Indeed, I believe that the three members that comprise the St Marylebone branch were not only instructed at St James's but received there and continue to worship there at the 9.30am Sunday Mass in the Extraordinary Form. How this can be reconciled with being members of the Ordinariate escapes me. They seem to be little more than conservative converts with a sectarian tinge.

      There are so few members of the Ordinariate in London that they could not afford to run a church of any size, or no size at all. Surely it would have had more integrity if they had entered the Church in the normal way, for the result shows no difference?

      1. The result shows no difference because the way everything was arranged, people were received as individuals, and there was no congregation for them to join. There is still a hope that there will be one.

        I think a church does matter. It would be better if it were a beautiful old one, but if the money is not forthcoming for that, buy some sort of building, decorate it tastefully inside, and celebrate mass there Sunday and every day. Preach. Have evening song there. Name it, and put up a big sign. Make sure people are welcomed, and that there is always coffee hour after Sunday mass. People will come, some non-ordinariate Catholics will join, some former Anglicans, some others. People will put money in the collection. It will grow. But there has to be a start, and it has to have a center.

        I will try again to start a PayPal account so I can give a little something. I really wish for you to succeed.
        Susan Peterson

      2. Mr. Bowles said: “…if they had entered the Church in the normal way…”

        Surely, nearly everyone knows that former Anglicans and Episcopalians entering the Catholic Church through Anglicanorum coetibus is an ordinary way.


  6. Fr. Moore,

    While I disagree with you in this instance, I don't mean to single out your post in particular for criticism. I hope you will forgive me for using it as a hook for a general observation.

    Anglo-Catholicism, as well as Catholic traditionalism and "Catholic liberalism" have in common the characteristic of dissenting mind-frame. This predisposition to dissent ranges from the loyal to the schismatic, but as a general rule seems to lead to a deplorable breakdown in proper inhibitions with respect to public criticism of one's canonical superiors.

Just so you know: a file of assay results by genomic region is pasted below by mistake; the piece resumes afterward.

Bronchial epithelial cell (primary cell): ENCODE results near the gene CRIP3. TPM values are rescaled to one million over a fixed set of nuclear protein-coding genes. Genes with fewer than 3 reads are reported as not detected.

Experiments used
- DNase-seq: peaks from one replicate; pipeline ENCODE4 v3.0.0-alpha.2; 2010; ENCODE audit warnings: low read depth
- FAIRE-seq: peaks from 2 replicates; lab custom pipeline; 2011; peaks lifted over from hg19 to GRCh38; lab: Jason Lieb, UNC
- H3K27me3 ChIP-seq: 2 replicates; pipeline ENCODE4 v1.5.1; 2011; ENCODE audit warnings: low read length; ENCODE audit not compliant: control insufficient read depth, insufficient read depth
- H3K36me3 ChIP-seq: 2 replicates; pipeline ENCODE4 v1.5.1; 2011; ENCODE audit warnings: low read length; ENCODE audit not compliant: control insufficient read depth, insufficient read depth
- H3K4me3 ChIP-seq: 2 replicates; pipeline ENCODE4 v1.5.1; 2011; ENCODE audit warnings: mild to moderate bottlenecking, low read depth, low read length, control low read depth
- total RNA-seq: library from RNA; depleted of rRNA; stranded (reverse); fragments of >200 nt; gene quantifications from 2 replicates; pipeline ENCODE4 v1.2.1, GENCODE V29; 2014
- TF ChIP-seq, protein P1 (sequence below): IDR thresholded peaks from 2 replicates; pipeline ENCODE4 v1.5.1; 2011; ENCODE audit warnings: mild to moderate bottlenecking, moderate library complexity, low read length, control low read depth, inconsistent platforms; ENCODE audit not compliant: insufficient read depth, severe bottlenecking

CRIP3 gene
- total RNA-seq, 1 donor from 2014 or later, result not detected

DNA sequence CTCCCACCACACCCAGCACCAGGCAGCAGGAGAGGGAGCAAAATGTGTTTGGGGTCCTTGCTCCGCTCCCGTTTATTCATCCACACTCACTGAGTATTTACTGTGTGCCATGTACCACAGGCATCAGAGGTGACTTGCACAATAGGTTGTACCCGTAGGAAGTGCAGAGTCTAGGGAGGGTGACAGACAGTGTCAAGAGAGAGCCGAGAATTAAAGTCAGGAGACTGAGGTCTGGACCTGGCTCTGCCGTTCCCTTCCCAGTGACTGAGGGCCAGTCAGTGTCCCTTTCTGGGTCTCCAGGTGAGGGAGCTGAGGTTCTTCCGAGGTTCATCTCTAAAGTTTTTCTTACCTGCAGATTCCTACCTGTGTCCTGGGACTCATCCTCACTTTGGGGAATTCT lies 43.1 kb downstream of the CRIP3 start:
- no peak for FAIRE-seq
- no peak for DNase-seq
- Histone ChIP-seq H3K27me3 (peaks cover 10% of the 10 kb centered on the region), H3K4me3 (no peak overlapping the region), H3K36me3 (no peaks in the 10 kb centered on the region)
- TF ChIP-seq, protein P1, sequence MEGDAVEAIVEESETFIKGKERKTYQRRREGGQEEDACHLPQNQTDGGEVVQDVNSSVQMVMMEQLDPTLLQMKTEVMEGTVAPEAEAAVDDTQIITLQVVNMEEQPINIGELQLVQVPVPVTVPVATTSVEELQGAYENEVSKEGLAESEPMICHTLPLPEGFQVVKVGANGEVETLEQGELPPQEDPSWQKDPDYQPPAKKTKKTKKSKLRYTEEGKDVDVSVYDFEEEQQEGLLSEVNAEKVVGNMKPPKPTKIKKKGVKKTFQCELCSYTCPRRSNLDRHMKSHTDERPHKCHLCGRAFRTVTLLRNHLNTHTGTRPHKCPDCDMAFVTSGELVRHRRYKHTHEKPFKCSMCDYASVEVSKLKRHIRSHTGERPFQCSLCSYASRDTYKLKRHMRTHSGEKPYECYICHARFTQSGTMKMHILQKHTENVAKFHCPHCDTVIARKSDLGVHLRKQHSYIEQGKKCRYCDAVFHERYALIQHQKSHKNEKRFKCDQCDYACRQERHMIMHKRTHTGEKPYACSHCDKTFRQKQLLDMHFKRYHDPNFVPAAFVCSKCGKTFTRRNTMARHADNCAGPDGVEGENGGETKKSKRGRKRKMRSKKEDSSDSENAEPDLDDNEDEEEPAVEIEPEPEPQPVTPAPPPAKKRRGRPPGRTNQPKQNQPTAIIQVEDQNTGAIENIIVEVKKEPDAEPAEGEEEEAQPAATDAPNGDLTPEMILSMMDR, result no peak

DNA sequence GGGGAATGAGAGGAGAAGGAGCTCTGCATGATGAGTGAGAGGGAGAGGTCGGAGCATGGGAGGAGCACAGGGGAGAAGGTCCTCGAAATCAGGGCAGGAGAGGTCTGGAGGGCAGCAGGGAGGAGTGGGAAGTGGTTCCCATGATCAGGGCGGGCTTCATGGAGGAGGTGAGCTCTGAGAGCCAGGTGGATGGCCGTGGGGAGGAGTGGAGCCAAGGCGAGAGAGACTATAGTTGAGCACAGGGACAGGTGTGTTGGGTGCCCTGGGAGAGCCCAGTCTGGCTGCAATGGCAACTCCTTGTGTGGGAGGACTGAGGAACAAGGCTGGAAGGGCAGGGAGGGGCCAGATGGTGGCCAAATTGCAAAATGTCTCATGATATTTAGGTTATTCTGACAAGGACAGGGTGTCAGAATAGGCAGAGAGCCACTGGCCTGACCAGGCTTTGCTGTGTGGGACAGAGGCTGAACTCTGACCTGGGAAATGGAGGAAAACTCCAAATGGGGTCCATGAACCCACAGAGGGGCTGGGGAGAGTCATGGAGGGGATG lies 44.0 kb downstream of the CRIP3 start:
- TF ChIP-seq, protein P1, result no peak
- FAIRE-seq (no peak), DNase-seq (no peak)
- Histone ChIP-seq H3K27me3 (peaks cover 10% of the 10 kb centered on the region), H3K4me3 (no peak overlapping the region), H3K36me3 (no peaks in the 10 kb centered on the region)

That Catholic prelates are neither impeccable nor infallible is hardly a point needing additional demonstration, but I find this predisposition to take their public observations and musings in the worse possible light and to ascribe sinister and disloyal motives to them quite frankly distressing and deeply un-Catholic. It's largely why I don't bother reading Fr. Chadwick's blog anymore and am seriously considering consigning Damian Thompson's to the virtual birdcage.

    AB Nichols' has not declared war against the Ordinariate. He has never claimed that churches for the Ordinariate were unimportant. He has never indicated an unwillingness to cede one of his under-utilized churches to the Ordinariate if so requested, nor has he suggested that he expected a financial quid pro-quo for doing so in the event of receiving such a request.

    Here is what he did say:

    "With regard to churches: the groups that exist on the whole find their use of the local diocesan church perfectly adequate."

    (If this reading of the situation is inaccurate, surely Fr. Barnes here would be in a position to gloss at least the AB's observation.)

    "I think I read that the Archbishop of Southwark has more or less handed one church into the care of the Ordinariate."

    (By citing this example, the AB is signalling that the bishops of England and Wales are indeed open to the idea of the Ordinariate having its own churches.)

    "With regard to the suggestion that constantly comes up about a headquarters church, as it were – a cathedral for the Ordinariate – I think that is something probably beyond their resources at the present time, and I don’t think the Ordinariate would thank us, actually, to simply give it responsibility for a church that it would have to then maintain and upkeep."

    (Again, if this is a misreading and the Ordinariate, despite being unable at this time even to provide fully for the maintenance of its prospective clergy, is really that anxious to assume the charge of a "cathedral" seat, please let's let the Ordinary and his clergy tell us so before putting the lie to the AB.)